Sarasota residents have examples of the hazards associated with condo life close to home. Beginning in 2010, Dolphin Tower on Gulfstream Avenue had to be vacated for five years because the building, constructed in 1973, had structural issues in a fourth-floor concrete slab. On Longboat Key, The Colony Beach and Tennis Resort shuttered after a yearslong dispute between the property manager and condo owners related to renovation expenses.
In total, the Downtown Sarasota Condo Association estimated residential buildings spend more than $60 million annually on operating expenses that include regular maintenance and reserve fees for major projects. Both Lough and McDuffie said they had a sense that downtown residents generally took long-term maintenance issues seriously.
“When it comes to the structural side of these buildings, that’s not a place to cut corners,” McDuffie said.
For some condo residents with more limited incomes, the pressures associated with maintenance, insurance and labor expenses have forced them to move out and relocate elsewhere. McDuffie agreed with the downtown condo group that a confluence of factors had created a unique challenge for residents of communal buildings.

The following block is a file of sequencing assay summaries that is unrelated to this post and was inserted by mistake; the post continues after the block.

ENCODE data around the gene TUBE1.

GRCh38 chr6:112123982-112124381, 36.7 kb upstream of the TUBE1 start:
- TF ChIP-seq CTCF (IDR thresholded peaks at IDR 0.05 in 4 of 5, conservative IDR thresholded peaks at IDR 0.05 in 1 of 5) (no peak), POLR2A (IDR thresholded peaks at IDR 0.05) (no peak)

“This is kind of like the perfect storm — any one of these would be a significant event,” McDuffie said. “You put them all together, and it’s a big challenge.”
City Commissioner Erik Arroyo said he wanted the city to consider a 40-year inspection and recertification process because state lawmakers had expressed an interest in a similar mandate.
“He was looking at having something that we can adopt as an interim measure until the state is able to pick it up,” City Manager Marlon Brown said at the Sept. 20 meeting.
Arroyo highlighted similar regulations in place in Miami-Dade and Broward counties, where officials check for potential structural and electrical issues in older buildings. In Broward, those buildings are subject to renewed inspection every 10 years after the 40-year check-in.
The city has also signaled a willingness to reconsider other regulations related to building maintenance and improvements. In July, residents of the 350 Golden Gate Point condominium expressed a desire to replace a seawall with major faults that was more than 50 years old. Because the proposed new seawall exceeded the height of the existing feature, the condo was required to file an application for a variance to the city’s zoning code, a process that takes months for approval.
When residents expressed frustration about the inability to get the project authorized more quickly, city development services staff agreed, asking the planning department to revise the zoning code to avoid such an issue in the future.
As both residents and officials attempt to sort through the complexities of long-term building maintenance, those close to the issue expressed some optimism about the community’s ability to effectively manage the future of the towers that dot the city.
“It’s being taken seriously, and I think that’s encouraging,” McDuffie said. “It’s always difficult to catch up on things when you kick the can down the road and then the road ends.”